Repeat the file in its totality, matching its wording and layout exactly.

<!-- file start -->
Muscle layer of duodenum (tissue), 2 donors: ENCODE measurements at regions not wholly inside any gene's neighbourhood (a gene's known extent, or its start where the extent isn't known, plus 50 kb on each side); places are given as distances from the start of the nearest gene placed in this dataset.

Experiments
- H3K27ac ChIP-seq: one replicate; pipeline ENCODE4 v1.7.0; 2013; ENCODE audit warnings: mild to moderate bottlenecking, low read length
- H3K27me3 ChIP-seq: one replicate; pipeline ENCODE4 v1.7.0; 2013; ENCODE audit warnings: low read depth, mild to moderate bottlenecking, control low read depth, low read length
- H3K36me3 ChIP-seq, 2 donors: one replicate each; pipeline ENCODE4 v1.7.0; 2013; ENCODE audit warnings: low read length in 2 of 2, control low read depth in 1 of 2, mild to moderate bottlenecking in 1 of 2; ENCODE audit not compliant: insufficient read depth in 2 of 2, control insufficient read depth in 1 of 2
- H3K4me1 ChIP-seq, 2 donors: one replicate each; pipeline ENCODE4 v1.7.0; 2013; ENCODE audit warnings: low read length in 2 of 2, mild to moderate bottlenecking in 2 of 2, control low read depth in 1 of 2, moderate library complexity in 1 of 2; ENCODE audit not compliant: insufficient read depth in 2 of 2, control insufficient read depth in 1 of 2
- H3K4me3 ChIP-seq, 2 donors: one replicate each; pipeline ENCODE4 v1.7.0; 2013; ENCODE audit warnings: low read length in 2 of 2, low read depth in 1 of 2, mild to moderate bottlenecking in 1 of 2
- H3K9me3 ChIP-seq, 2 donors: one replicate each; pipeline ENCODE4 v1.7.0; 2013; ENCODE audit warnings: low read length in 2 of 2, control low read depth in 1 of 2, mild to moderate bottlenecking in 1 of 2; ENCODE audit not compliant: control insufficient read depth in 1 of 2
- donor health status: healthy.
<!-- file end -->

Muscle layer of duodenum (tissue), 2 donors: ENCODE measurements at regions not wholly inside any gene's neighbourhood (a gene's known extent, or its start where the extent isn't known, plus 50 kb on each side); places are given as distances from the start of the nearest gene placed in this dataset.

Experiments
- H3K27ac ChIP-seq: one replicate; pipeline ENCODE4 v1.7.0; 2013; ENCODE audit warnings: mild to moderate bottlenecking, low read length
- H3K27me3 ChIP-seq: one replicate; pipeline ENCODE4 v1.7.0; 2013; ENCODE audit warnings: low read depth, mild to moderate bottlenecking, control low read depth, low read length
- H3K36me3 ChIP-seq, 2 donors: one replicate each; pipeline ENCODE4 v1.7.0; 2013; ENCODE audit warnings: low read length in 2 of 2, control low read depth in 1 of 2, mild to moderate bottlenecking in 1 of 2; ENCODE audit not compliant: insufficient read depth in 2 of 2, control insufficient read depth in 1 of 2
- H3K4me1 ChIP-seq, 2 donors: one replicate each; pipeline ENCODE4 v1.7.0; 2013; ENCODE audit warnings: low read length in 2 of 2, mild to moderate bottlenecking in 2 of 2, control low read depth in 1 of 2, moderate library complexity in 1 of 2; ENCODE audit not compliant: insufficient read depth in 2 of 2, control insufficient read depth in 1 of 2
- H3K4me3 ChIP-seq, 2 donors: one replicate each; pipeline ENCODE4 v1.7.0; 2013; ENCODE audit warnings: low read length in 2 of 2, low read depth in 1 of 2, mild to moderate bottlenecking in 1 of 2
- H3K9me3 ChIP-seq, 2 donors: one replicate each; pipeline ENCODE4 v1.7.0; 2013; ENCODE audit warnings: low read length in 2 of 2, control low read depth in 1 of 2, mild to moderate bottlenecking in 1 of 2; ENCODE audit not compliant: control insufficient read depth in 1 of 2
- donor health status: healthy.